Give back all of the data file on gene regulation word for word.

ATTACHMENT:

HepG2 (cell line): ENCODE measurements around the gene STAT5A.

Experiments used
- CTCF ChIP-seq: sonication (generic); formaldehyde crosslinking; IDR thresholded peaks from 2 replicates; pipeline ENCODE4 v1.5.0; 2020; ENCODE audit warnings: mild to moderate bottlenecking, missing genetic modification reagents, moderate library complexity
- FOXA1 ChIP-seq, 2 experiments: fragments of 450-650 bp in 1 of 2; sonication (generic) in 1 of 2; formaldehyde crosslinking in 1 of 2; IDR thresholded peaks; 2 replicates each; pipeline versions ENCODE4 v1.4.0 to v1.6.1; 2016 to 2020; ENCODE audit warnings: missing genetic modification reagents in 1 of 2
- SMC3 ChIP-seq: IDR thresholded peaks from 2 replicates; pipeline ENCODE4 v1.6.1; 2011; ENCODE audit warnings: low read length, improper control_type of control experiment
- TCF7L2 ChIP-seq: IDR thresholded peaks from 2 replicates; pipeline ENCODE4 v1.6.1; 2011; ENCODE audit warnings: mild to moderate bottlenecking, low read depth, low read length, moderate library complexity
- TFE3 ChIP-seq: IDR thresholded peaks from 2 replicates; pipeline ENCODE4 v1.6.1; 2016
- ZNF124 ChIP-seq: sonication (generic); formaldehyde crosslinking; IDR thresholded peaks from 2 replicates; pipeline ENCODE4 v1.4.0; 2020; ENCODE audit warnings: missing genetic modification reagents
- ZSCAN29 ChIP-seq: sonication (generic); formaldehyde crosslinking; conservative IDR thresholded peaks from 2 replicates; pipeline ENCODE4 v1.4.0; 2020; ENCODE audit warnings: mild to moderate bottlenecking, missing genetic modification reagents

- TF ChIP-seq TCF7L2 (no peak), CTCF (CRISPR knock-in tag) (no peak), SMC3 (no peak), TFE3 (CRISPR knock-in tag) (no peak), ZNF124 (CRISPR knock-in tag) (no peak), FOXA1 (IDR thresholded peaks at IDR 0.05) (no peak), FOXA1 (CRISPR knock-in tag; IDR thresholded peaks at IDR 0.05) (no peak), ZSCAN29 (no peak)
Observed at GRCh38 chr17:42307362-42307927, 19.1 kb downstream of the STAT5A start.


HepG2 (cell line): ENCODE measurements around the gene STAT5A.

Experiments used
- CTCF ChIP-seq: sonication (generic); formaldehyde crosslinking; IDR thresholded peaks from 2 replicates; pipeline ENCODE4 v1.5.0; 2020; ENCODE audit warnings: mild to moderate bottlenecking, missing genetic modification reagents, moderate library complexity
- FOXA1 ChIP-seq, 2 experiments: fragments of 450-650 bp in 1 of 2; sonication (generic) in 1 of 2; formaldehyde crosslinking in 1 of 2; IDR thresholded peaks; 2 replicates each; pipeline versions ENCODE4 v1.4.0 to v1.6.1; 2016 to 2020; ENCODE audit warnings: missing genetic modification reagents in 1 of 2
- SMC3 ChIP-seq: IDR thresholded peaks from 2 replicates; pipeline ENCODE4 v1.6.1; 2011; ENCODE audit warnings: low read length, improper control_type of control experiment
- TCF7L2 ChIP-seq: IDR thresholded peaks from 2 replicates; pipeline ENCODE4 v1.6.1; 2011; ENCODE audit warnings: mild to moderate bottlenecking, low read depth, low read length, moderate library complexity
- TFE3 ChIP-seq: IDR thresholded peaks from 2 replicates; pipeline ENCODE4 v1.6.1; 2016
- ZNF124 ChIP-seq: sonication (generic); formaldehyde crosslinking; IDR thresholded peaks from 2 replicates; pipeline ENCODE4 v1.4.0; 2020; ENCODE audit warnings: missing genetic modification reagents
- ZSCAN29 ChIP-seq: sonication (generic); formaldehyde crosslinking; conservative IDR thresholded peaks from 2 replicates; pipeline ENCODE4 v1.4.0; 2020; ENCODE audit warnings: mild to moderate bottlenecking, missing genetic modification reagents

- TF ChIP-seq TCF7L2 (no peak), CTCF (CRISPR knock-in tag) (no peak), SMC3 (no peak), TFE3 (CRISPR knock-in tag) (no peak), ZNF124 (CRISPR knock-in tag) (no peak), FOXA1 (IDR thresholded peaks at IDR 0.05) (no peak), FOXA1 (CRISPR knock-in tag; IDR thresholded peaks at IDR 0.05) (no peak), ZSCAN29 (no peak)
Observed at GRCh38 chr17:42307362-42307927, 19.1 kb downstream of the STAT5A start.